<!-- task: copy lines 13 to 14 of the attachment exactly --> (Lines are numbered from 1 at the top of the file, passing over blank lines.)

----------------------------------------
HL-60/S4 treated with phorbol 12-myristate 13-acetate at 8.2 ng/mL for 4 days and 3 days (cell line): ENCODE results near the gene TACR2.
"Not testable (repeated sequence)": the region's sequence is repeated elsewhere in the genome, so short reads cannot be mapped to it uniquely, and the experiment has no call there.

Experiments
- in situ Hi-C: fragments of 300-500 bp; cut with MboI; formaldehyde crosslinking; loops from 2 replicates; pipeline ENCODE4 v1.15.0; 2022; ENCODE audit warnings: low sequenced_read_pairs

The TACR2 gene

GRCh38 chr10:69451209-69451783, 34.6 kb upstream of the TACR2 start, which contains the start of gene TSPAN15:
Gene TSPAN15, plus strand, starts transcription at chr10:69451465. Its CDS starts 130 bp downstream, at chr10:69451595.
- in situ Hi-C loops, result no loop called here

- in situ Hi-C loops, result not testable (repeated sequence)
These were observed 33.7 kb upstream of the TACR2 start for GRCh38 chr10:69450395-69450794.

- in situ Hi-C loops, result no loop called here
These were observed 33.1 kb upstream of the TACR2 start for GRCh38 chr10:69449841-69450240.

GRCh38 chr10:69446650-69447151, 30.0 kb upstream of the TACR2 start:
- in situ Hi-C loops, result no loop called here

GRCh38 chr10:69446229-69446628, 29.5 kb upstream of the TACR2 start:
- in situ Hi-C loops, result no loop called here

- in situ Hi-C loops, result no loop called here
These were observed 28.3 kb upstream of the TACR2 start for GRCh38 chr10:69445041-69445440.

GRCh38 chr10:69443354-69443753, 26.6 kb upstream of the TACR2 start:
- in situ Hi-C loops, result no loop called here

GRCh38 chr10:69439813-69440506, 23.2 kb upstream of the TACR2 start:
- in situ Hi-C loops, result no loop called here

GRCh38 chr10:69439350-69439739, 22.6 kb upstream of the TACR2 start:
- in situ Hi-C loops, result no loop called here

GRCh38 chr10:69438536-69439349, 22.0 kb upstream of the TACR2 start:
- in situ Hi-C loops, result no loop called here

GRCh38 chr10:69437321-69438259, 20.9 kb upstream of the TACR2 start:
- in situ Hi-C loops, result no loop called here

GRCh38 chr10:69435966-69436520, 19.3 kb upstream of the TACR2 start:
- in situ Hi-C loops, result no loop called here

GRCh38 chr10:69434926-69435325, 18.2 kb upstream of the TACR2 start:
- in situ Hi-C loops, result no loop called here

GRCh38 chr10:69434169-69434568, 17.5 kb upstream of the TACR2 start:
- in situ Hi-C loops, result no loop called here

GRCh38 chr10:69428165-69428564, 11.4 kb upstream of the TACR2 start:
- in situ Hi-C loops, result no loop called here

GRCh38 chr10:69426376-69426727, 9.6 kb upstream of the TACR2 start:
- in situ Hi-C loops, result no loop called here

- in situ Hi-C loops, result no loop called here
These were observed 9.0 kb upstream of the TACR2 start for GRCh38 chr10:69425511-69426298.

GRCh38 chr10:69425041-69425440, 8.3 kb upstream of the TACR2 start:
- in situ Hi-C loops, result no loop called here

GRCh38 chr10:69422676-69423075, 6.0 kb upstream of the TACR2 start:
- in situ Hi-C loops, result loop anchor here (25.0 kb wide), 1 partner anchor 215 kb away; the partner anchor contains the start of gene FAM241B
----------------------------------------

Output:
GRCh38 chr10:69446650-69447151, 30.0 kb upstream of the TACR2 start:
- in situ Hi-C loops, result no loop called here